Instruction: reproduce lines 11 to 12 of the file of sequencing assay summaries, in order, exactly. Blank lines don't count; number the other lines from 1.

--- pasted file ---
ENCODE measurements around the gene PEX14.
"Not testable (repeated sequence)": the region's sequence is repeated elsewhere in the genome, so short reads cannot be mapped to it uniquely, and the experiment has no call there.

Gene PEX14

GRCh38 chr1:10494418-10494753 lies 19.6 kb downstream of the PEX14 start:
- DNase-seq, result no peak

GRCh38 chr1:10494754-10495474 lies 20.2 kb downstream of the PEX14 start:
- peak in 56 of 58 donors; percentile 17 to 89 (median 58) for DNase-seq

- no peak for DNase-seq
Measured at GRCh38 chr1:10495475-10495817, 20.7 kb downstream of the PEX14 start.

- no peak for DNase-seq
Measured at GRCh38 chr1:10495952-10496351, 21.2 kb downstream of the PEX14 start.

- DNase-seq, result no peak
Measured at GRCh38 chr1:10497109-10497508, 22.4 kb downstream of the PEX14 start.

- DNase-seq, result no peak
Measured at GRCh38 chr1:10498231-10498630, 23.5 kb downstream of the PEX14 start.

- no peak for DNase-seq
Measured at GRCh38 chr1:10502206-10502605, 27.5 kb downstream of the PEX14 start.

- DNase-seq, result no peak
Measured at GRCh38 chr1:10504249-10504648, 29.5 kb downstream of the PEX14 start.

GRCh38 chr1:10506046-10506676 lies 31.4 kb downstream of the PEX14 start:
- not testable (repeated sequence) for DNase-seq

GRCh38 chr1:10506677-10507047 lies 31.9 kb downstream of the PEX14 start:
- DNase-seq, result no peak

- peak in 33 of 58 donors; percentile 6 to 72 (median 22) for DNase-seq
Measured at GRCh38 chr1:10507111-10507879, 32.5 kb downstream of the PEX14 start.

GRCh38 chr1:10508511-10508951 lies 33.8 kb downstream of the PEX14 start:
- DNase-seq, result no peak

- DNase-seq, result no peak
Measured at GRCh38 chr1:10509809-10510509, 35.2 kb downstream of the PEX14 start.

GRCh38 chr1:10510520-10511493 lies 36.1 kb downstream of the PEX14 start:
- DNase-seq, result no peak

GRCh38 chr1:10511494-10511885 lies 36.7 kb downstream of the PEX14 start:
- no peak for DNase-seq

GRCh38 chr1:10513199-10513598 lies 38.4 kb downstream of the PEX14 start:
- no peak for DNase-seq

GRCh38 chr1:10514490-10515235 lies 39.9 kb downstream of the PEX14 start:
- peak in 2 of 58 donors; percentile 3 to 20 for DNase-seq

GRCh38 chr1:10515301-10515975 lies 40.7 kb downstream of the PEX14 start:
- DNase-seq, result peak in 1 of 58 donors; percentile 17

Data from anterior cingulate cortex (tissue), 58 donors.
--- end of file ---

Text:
Measured at GRCh38 chr1:10495952-10496351, 21.2 kb downstream of the PEX14 start.

- DNase-seq, result no peak